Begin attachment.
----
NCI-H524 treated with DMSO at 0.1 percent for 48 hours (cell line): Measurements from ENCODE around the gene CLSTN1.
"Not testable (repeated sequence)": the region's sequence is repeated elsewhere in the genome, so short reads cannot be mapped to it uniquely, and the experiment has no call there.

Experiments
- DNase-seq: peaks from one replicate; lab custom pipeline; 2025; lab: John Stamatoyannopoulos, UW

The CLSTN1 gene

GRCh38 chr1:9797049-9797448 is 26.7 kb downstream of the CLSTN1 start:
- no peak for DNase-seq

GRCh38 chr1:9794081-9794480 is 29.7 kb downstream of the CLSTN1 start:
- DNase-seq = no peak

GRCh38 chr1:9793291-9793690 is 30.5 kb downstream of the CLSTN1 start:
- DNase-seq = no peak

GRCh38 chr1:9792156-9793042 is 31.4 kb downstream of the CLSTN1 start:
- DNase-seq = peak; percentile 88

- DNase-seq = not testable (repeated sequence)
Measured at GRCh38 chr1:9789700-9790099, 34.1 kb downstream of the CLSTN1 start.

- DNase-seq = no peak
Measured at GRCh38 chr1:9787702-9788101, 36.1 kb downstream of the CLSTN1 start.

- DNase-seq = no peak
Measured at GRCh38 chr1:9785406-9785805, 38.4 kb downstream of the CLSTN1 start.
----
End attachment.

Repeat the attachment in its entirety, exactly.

NCI-H524 treated with DMSO at 0.1 percent for 48 hours (cell line): Measurements from ENCODE around the gene CLSTN1.
"Not testable (repeated sequence)": the region's sequence is repeated elsewhere in the genome, so short reads cannot be mapped to it uniquely, and the experiment has no call there.

Experiments
- DNase-seq: peaks from one replicate; lab custom pipeline; 2025; lab: John Stamatoyannopoulos, UW

The CLSTN1 gene

GRCh38 chr1:9797049-9797448 is 26.7 kb downstream of the CLSTN1 start:
- no peak for DNase-seq

GRCh38 chr1:9794081-9794480 is 29.7 kb downstream of the CLSTN1 start:
- DNase-seq = no peak

GRCh38 chr1:9793291-9793690 is 30.5 kb downstream of the CLSTN1 start:
- DNase-seq = no peak

GRCh38 chr1:9792156-9793042 is 31.4 kb downstream of the CLSTN1 start:
- DNase-seq = peak; percentile 88

- DNase-seq = not testable (repeated sequence)
Measured at GRCh38 chr1:9789700-9790099, 34.1 kb downstream of the CLSTN1 start.

- DNase-seq = no peak
Measured at GRCh38 chr1:9787702-9788101, 36.1 kb downstream of the CLSTN1 start.

- DNase-seq = no peak
Measured at GRCh38 chr1:9785406-9785805, 38.4 kb downstream of the CLSTN1 start.